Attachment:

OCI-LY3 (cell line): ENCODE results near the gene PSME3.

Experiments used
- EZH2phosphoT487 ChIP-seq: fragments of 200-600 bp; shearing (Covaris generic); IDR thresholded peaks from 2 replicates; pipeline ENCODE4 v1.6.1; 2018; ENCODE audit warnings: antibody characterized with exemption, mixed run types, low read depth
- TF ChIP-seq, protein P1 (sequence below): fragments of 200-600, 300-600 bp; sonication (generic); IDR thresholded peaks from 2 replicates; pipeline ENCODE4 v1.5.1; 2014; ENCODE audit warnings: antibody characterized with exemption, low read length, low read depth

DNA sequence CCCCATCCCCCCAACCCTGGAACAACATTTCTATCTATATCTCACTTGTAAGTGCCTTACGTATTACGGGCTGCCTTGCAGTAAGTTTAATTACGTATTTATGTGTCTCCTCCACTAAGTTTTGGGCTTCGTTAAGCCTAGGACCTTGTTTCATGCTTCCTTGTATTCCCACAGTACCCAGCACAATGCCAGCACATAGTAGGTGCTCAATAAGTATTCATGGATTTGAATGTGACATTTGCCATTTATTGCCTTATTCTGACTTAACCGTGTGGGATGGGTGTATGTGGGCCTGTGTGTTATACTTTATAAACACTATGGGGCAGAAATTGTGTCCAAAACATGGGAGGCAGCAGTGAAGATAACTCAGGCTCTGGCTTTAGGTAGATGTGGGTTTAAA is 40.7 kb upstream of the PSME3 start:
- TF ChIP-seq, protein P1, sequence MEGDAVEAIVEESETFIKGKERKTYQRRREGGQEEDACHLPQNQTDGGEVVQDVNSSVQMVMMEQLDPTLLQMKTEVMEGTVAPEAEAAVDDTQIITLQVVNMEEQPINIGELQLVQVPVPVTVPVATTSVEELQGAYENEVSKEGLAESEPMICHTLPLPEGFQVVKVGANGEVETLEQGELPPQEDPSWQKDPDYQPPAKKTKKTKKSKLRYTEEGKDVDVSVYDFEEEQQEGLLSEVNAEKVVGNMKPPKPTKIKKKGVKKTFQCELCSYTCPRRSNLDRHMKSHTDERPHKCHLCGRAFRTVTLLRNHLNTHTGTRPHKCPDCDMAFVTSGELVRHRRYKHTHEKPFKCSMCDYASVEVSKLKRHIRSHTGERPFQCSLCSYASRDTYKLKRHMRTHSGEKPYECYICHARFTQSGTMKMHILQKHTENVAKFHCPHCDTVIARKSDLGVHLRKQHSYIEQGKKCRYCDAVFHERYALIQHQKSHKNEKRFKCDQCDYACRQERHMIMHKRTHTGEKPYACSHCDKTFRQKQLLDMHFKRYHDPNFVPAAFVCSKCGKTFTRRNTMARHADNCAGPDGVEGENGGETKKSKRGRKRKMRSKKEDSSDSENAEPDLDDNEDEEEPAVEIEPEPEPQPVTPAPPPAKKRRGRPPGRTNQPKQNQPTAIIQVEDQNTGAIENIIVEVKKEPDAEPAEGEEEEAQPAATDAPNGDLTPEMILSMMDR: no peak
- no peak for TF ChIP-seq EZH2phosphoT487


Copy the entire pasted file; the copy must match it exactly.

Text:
OCI-LY3 (cell line): ENCODE results near the gene PSME3.

Experiments used
- EZH2phosphoT487 ChIP-seq: fragments of 200-600 bp; shearing (Covaris generic); IDR thresholded peaks from 2 replicates; pipeline ENCODE4 v1.6.1; 2018; ENCODE audit warnings: antibody characterized with exemption, mixed run types, low read depth
- TF ChIP-seq, protein P1 (sequence below): fragments of 200-600, 300-600 bp; sonication (generic); IDR thresholded peaks from 2 replicates; pipeline ENCODE4 v1.5.1; 2014; ENCODE audit warnings: antibody characterized with exemption, low read length, low read depth

DNA sequence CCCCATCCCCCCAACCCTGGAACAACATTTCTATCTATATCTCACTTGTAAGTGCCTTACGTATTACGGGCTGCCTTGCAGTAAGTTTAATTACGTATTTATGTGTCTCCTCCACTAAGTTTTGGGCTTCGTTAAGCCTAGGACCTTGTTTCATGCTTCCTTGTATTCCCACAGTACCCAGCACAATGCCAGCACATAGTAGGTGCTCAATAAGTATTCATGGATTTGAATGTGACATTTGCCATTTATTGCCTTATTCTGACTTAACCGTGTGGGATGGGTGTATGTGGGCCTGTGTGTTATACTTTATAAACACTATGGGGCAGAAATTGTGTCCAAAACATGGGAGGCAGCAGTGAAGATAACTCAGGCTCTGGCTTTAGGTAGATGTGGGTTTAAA is 40.7 kb upstream of the PSME3 start:
- TF ChIP-seq, protein P1, sequence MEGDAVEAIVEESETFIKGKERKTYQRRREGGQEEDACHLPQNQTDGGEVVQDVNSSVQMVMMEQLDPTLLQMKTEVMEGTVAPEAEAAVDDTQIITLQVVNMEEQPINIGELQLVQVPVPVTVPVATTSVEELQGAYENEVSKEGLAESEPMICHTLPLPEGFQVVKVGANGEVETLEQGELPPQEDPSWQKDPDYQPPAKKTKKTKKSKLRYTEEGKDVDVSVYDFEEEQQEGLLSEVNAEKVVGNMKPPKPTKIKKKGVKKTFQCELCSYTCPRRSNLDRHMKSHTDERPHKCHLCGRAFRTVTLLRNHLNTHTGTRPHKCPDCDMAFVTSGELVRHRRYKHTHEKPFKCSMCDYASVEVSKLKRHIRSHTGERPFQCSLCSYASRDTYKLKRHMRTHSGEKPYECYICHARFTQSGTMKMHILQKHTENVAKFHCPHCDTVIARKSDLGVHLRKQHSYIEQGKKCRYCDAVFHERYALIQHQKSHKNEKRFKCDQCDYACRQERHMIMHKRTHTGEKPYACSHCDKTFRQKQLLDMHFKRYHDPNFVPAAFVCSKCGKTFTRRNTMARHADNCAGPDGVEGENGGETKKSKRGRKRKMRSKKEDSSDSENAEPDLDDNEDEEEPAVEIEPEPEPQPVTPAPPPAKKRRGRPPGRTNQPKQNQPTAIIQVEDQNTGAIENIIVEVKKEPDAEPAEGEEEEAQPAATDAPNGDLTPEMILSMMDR: no peak
- no peak for TF ChIP-seq EZH2phosphoT487